SOUTH AFRICA – The SAB Foundation, an independent trust affiliated to South African Breweries (SAB), has announced its investment of R30 million (US$1.75 million) in startup Liqid Medical, a medical device development company pioneering a new class of sight-saving ocular implants.

“We are proud to be one of the first foundations in the country to use its endowment for impact investment,” said Bridgit Evans, executive director of the SAB Foundation.

“The aim of this is to leverage traditional capital pools toward solutions that address key socio-economic challenges of inequality, unemployment and poverty.”

According to Evans the SAB Foundation was set up as part of SAB’s black economic empowerment scheme and receives dividends bi-annually.

“We will be using funds from those investments to fund the transaction, which represents a significant shareholding in this business,” he said.

Evans added that, “As a foundation, our ultimate objective is to support social innovators to develop their businesses, which will in turn boost the local economy and create jobs.”

“This investment is a significant opportunity to mobilise capital into investments that target measurable positive social and economic impact alongside financial returns.”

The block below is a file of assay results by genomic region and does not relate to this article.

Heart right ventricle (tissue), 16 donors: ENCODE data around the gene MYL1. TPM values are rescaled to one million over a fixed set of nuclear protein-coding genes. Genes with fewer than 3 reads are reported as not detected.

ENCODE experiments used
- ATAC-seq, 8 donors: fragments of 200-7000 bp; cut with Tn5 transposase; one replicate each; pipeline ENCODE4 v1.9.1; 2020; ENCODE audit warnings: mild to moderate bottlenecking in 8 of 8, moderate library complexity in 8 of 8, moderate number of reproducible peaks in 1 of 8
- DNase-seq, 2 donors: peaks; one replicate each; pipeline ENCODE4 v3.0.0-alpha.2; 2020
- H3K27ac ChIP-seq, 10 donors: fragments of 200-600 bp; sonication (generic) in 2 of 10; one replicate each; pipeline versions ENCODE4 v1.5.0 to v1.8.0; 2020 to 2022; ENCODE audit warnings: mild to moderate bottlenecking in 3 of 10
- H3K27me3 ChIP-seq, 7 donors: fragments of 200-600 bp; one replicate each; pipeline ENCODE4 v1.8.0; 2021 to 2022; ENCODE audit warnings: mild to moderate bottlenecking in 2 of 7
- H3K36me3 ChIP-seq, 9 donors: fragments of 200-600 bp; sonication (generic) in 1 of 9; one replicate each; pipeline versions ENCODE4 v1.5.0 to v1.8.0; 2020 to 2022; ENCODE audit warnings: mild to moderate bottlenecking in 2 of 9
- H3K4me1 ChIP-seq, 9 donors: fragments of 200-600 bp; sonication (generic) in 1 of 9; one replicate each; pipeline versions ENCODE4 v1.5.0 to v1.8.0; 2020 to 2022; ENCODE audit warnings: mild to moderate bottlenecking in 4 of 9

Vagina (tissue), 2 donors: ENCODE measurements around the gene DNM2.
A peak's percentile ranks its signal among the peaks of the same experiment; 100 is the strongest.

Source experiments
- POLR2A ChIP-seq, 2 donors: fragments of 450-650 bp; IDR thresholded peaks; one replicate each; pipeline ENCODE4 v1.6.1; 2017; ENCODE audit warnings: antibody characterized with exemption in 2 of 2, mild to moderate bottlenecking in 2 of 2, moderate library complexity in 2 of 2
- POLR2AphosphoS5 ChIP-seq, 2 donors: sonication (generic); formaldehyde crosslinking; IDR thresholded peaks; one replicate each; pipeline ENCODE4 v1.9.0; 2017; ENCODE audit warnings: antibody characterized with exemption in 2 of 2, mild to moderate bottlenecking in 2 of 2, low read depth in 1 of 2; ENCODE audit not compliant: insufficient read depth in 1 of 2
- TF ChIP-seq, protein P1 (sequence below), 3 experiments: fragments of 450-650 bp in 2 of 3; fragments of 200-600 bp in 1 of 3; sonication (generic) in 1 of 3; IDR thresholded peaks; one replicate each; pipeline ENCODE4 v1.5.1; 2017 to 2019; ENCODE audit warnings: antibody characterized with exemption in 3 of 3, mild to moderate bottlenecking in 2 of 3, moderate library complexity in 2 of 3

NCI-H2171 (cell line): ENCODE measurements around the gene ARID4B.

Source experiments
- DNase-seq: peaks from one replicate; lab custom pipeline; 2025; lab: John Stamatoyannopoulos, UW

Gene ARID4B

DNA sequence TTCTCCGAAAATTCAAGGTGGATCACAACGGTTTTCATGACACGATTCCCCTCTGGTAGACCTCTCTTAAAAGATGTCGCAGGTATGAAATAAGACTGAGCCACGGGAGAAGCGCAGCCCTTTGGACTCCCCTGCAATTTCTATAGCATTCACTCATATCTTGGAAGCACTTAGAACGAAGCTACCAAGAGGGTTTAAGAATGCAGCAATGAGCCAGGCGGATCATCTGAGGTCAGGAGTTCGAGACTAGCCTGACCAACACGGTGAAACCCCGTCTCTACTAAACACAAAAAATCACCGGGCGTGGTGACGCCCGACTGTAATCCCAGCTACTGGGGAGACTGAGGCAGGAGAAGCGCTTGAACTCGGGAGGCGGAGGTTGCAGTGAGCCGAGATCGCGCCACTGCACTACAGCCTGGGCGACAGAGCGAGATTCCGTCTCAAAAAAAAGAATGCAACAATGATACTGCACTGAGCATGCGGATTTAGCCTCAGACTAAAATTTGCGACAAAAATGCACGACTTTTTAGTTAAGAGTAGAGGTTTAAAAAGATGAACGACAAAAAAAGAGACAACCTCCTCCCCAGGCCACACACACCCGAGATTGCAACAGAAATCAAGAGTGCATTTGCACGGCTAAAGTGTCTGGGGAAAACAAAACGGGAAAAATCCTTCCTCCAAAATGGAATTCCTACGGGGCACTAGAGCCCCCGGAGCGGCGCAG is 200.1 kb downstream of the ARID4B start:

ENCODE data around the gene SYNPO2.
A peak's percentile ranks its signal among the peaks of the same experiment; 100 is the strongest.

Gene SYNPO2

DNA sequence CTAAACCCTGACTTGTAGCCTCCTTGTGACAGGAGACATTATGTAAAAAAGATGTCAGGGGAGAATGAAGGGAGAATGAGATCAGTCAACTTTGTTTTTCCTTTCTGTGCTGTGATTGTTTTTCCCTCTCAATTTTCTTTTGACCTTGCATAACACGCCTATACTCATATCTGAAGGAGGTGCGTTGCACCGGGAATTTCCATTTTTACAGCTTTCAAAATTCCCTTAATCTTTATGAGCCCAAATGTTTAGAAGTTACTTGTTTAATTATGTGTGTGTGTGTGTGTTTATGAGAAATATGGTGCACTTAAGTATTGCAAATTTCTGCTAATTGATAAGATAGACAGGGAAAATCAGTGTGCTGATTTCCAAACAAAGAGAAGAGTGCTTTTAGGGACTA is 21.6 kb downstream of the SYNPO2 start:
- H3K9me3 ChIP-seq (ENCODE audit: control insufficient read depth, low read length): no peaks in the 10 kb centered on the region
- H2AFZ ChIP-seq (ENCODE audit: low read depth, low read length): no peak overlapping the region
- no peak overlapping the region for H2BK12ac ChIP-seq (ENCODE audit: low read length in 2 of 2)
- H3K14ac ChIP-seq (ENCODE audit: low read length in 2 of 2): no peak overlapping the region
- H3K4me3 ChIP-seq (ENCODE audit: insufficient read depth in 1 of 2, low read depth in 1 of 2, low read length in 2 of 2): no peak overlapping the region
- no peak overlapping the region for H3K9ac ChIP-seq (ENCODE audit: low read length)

Liqid Medical was founded by Dr Daemon McClunan, an award-winning ophthalmologist specialising in glaucoma treatment. He is the youngest member ever admitted to the executive committee member of the South African Glaucoma Society.

Based in Cape Town, which is emerging as a major technology hub, LIQID Medical was previously awarded R1.3 million (US$76,695) in funding and mentorship as the winner of the foundation’s Disability Empowerment Awards in 2019. They used the grant to conduct their first human trials with very encouraging results.

The patented devices have been designed to harness a naturally occurring anatomical mechanism to provide the potential for the most clinically effective, cost-saving, and quality-of-life-improving solutions for glaucoma, a leading cause of global blindness.

Currently, there are three core devices under development, which are the OptiShunt, iPortVR, and iFlow.

McClunan has been working on the development of these devices since 2015. Following its most recent investment of R9.5 million (about US$556 000) from the Technology and Innovation Agency of South Africa, the R30 million (US$1.77m) equity funding investment from the SAB Foundation is earmarked for technology development, regulatory accreditation, clinical trials, and IP portfolio development over a period of three years.

“Our goal is to be commercialisation ready by the end of the funding tranche,” explains McClunan.

“Commercialisation, followed by launch to market, is expected three years after the investment. This is driven by the company concluding further clinical trials and securing international regulatory approvals within the target period.”

For all the latest healthcare industry news from Africa and the World, subscribe to our NEWSLETTER, and YouTube Channel, follow us on Twitter and LinkedIn, and like us on Facebook.